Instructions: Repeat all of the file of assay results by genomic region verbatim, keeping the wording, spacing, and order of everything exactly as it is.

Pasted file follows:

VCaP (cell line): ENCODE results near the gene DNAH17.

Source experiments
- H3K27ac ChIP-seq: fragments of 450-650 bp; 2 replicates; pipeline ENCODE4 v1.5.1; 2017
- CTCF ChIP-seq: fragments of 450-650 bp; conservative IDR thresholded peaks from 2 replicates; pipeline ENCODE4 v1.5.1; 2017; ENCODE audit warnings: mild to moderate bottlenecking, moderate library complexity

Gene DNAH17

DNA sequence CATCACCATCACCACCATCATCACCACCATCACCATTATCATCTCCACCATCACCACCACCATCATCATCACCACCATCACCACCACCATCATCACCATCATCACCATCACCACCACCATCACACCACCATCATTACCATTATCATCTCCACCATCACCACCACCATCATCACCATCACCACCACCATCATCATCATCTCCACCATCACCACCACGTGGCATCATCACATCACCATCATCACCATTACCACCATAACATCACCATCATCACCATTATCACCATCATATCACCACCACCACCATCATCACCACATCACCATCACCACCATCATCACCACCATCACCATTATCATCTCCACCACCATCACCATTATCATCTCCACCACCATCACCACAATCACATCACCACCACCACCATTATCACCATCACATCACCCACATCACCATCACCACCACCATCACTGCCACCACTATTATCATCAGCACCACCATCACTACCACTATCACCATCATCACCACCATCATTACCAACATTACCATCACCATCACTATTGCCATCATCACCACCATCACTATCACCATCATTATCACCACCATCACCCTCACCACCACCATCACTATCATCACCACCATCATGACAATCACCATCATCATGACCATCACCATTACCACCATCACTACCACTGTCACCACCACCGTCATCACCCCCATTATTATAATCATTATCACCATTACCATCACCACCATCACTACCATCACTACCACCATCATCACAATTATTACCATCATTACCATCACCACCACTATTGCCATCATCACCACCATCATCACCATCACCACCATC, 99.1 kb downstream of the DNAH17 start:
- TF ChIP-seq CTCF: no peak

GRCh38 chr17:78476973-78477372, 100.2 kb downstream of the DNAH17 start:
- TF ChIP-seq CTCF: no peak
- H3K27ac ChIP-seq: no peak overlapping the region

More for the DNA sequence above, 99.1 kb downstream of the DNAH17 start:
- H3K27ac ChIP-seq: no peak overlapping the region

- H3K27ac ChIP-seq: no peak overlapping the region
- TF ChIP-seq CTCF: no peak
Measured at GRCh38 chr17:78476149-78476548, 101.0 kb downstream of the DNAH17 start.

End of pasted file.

VCaP (cell line): ENCODE results near the gene DNAH17.

Source experiments
- H3K27ac ChIP-seq: fragments of 450-650 bp; 2 replicates; pipeline ENCODE4 v1.5.1; 2017
- CTCF ChIP-seq: fragments of 450-650 bp; conservative IDR thresholded peaks from 2 replicates; pipeline ENCODE4 v1.5.1; 2017; ENCODE audit warnings: mild to moderate bottlenecking, moderate library complexity

Gene DNAH17

DNA sequence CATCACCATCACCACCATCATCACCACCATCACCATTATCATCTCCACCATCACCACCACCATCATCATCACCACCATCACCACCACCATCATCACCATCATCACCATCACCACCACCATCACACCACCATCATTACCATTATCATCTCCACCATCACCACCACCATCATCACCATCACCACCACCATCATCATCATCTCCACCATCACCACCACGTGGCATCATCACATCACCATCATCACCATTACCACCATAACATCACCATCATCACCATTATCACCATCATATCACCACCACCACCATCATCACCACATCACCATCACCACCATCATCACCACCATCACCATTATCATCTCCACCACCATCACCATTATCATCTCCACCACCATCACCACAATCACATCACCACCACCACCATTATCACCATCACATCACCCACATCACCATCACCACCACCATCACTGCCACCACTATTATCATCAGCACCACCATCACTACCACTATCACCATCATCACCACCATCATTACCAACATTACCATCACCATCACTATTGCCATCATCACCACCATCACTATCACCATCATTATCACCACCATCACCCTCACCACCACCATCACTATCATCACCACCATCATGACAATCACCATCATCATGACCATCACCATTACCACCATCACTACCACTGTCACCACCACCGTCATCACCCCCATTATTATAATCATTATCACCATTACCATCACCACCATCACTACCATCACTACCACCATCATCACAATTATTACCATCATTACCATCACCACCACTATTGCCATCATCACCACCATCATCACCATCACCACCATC, 99.1 kb downstream of the DNAH17 start:
- TF ChIP-seq CTCF: no peak

GRCh38 chr17:78476973-78477372, 100.2 kb downstream of the DNAH17 start:
- TF ChIP-seq CTCF: no peak
- H3K27ac ChIP-seq: no peak overlapping the region

More for the DNA sequence above, 99.1 kb downstream of the DNAH17 start:
- H3K27ac ChIP-seq: no peak overlapping the region

- H3K27ac ChIP-seq: no peak overlapping the region
- TF ChIP-seq CTCF: no peak
Measured at GRCh38 chr17:78476149-78476548, 101.0 kb downstream of the DNAH17 start.